In an effort to get back to posting on a more regular schedule, I’ve decided to attempt a weekly post entitled, Grave Thursday. Each week I will highlight the final resting place of someone related to the Lincoln assassination story. It may be the grave of someone whose name looms large in assassination literature, like a conspirator, or the grave of one of the many minor characters who crossed paths with history. They won’t be lengthy posts, but they will be something to look forward to between my increasingly irregular research intensive pieces.
Bvt. Brig. Gen. Levi Axtell Dodd
Burial Location: Green Mount Cemetery, Baltimore, Maryland
Connection to the Lincoln assassination:
On May 2, 1865, Col. Levi Axtell Dodd of the 211th Pennsylvania Volunteers was assigned duty under the command of Maj. Gen. John Hartranft. At that time, General Hartranft had been assigned as the commander of the Old Arsenal Penitentiary in Washington, D.C. and was charged with the imprisonment and care of the Lincoln assassination conspirators as they underwent trial. Col. Dodd joined Hartranft’s staff and would serve under him. Dodd’s major duties were to supervise the prisoners. Reports show that he supervised George Atzerodt as the latter bathed. After the day’s trial proceedings were over, Dodd would also stay in the court room with some of the prisoners when their lawyers wished to counsel with them. Dodd also supervised visits between the conspirators and their guests, sitting in on a meeting between Mary Surratt and her friend Mr. Kirby. After the execution of four of the conspirators, Dodd, who was subsequently brevetted as a brigadier general due to the recommendation of General Hartranft, was given the task of escorting the four remaining conspirators to their distant prison of Fort Jefferson off of the coast of Florida. This task he completed, earning the appreciation of Dr. Mudd who stated that Gen. Dodd allowed the lily iron handcuffs to be removed from the conspirators during part of the voyage. Dr. Mudd’s appreciation of Gen. Dodd would not last, however. Upon returning back from Fort Jefferson, Dodd, along with two others who accompanied the conspirators, would state that on the journey to the island prison Dr. Mudd confessed that he had known the identity of John Wilkes Booth the moment the assassin showed up at his door. According to Dodd and the others, Dr. Mudd lied about not knowing Booth due to his own fear of punishment.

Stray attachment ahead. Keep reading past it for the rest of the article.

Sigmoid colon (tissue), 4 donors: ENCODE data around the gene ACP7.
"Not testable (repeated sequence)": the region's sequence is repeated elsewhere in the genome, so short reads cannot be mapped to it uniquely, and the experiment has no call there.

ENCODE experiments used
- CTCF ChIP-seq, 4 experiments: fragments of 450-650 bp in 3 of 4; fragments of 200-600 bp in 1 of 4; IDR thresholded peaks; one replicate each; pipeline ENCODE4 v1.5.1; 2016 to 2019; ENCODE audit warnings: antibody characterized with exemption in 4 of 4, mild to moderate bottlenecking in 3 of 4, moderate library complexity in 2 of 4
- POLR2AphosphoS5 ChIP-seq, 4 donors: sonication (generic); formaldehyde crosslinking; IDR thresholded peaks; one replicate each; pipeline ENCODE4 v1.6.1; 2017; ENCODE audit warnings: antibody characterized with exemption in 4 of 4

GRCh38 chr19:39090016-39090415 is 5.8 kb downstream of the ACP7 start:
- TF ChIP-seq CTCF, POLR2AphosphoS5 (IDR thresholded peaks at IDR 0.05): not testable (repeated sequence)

It is also interesting to note that Levi Dodd was born in Franklin, a small town in Venango County, Pennsylvania. In 1864, John Wilkes Booth traveled to Franklin and invested a great deal of his wealth in the oil fields nearby. Booth and some of his pals sunk quite a lot of money into a well in Franklin called the Wilhelmina, but the enterprise was a failure.
Gen. Dodd is buried in Green Mount Cemetery in Baltimore, the very same cemetery as John Wilkes Booth and many others connected to the assassination of Lincoln. Check out the Maps page for more details.
GPS coordinates for Gen. Levi Dodd’s grave: 39.306333, -76.604881
Don’t forget Father Jacob A. Walter, who was at St. Patrick’s in D.C. at the time and who attended Mary Surratt at the time of her trial and execution. Earlier he had been pastor of St. Ignatius Church (1792), Hickory, Maryland, a few miles from Tudor Hall.
Dr. Mudd confessed that he had known the identity of John Wilkes Booth the moment the assassin showed up at his door. According to Dodd and the others, Dr. Mudd lied about not knowing Booth due to his own fear of punishment.
This statement is false.
Dr. Mudd confessed that he had known the identity of John Wilkes Booth the moment the assassin showed up at his door.
This statement is totally false.